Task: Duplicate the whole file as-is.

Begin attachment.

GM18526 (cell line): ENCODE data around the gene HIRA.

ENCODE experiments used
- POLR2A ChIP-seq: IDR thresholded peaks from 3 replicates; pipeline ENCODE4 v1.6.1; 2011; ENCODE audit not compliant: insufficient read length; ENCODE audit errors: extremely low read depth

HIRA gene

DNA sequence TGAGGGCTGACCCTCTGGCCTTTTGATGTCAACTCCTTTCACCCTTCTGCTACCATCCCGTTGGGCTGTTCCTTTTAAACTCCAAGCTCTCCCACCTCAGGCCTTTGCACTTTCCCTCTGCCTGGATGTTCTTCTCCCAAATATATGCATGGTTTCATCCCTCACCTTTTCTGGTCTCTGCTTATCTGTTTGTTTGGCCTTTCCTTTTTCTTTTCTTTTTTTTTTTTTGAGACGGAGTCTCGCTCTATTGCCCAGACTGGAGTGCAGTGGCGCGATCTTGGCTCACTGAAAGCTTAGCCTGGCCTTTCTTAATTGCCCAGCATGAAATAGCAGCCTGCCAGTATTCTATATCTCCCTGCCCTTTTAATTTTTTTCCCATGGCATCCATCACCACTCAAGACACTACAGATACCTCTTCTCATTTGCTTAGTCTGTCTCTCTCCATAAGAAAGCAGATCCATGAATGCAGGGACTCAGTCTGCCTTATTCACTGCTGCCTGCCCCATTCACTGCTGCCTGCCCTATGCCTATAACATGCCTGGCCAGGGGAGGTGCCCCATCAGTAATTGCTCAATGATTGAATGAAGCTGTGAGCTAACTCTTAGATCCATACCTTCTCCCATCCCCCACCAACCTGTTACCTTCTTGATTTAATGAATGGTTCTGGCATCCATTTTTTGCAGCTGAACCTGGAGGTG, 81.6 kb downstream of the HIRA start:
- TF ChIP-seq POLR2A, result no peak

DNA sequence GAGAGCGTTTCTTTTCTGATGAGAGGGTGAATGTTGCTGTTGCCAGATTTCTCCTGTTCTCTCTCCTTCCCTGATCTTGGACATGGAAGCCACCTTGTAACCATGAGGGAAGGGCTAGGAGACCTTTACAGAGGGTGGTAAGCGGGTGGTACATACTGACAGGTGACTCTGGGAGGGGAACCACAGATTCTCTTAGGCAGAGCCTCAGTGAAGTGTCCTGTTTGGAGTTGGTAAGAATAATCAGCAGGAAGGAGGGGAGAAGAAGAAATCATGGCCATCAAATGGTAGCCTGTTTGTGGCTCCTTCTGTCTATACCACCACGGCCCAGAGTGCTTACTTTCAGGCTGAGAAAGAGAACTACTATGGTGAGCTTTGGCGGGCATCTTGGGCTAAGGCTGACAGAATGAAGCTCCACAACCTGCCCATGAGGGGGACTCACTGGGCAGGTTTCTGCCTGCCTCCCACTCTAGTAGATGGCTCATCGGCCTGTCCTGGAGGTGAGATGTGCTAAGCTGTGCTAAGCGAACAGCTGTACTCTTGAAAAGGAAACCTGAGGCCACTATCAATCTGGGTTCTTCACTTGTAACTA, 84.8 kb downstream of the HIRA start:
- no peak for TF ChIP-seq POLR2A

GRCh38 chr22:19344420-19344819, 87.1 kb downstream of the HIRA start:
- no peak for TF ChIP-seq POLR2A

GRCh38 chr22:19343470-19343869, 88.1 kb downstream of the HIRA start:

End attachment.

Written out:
GM18526 (cell line): ENCODE data around the gene HIRA.

ENCODE experiments used
- POLR2A ChIP-seq: IDR thresholded peaks from 3 replicates; pipeline ENCODE4 v1.6.1; 2011; ENCODE audit not compliant: insufficient read length; ENCODE audit errors: extremely low read depth

HIRA gene

DNA sequence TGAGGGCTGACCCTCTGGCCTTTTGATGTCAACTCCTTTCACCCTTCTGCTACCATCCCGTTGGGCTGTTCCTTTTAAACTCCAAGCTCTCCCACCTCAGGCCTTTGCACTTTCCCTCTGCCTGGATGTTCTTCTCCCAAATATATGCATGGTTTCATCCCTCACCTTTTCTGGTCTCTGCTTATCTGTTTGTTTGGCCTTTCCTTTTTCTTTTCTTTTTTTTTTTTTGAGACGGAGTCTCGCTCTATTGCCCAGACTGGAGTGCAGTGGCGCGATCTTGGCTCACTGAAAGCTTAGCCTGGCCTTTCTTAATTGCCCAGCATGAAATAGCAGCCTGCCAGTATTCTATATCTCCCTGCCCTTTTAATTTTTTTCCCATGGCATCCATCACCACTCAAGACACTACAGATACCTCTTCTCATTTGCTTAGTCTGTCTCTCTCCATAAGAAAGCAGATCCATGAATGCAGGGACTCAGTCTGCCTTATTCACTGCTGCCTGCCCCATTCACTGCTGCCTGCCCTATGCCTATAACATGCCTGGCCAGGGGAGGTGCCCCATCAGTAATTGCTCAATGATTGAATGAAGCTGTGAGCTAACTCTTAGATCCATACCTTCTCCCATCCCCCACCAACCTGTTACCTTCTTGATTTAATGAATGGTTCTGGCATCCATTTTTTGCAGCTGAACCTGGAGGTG, 81.6 kb downstream of the HIRA start:
- TF ChIP-seq POLR2A, result no peak

DNA sequence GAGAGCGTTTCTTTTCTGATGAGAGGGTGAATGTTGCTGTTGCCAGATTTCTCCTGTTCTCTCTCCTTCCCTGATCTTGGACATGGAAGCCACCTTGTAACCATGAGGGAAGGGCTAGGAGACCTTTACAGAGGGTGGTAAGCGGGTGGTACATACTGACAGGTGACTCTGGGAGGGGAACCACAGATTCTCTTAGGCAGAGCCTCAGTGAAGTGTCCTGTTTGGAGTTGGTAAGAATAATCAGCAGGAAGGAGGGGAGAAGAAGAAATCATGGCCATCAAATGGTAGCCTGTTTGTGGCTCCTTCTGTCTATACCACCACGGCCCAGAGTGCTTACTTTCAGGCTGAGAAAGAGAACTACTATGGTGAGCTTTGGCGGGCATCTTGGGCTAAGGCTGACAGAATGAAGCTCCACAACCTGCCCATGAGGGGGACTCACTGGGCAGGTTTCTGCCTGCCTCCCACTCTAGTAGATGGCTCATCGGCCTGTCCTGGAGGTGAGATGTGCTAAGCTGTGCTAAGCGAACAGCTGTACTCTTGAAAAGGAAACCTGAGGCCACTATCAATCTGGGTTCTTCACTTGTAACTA, 84.8 kb downstream of the HIRA start:
- no peak for TF ChIP-seq POLR2A

GRCh38 chr22:19344420-19344819, 87.1 kb downstream of the HIRA start:
- no peak for TF ChIP-seq POLR2A

GRCh38 chr22:19343470-19343869, 88.1 kb downstream of the HIRA start: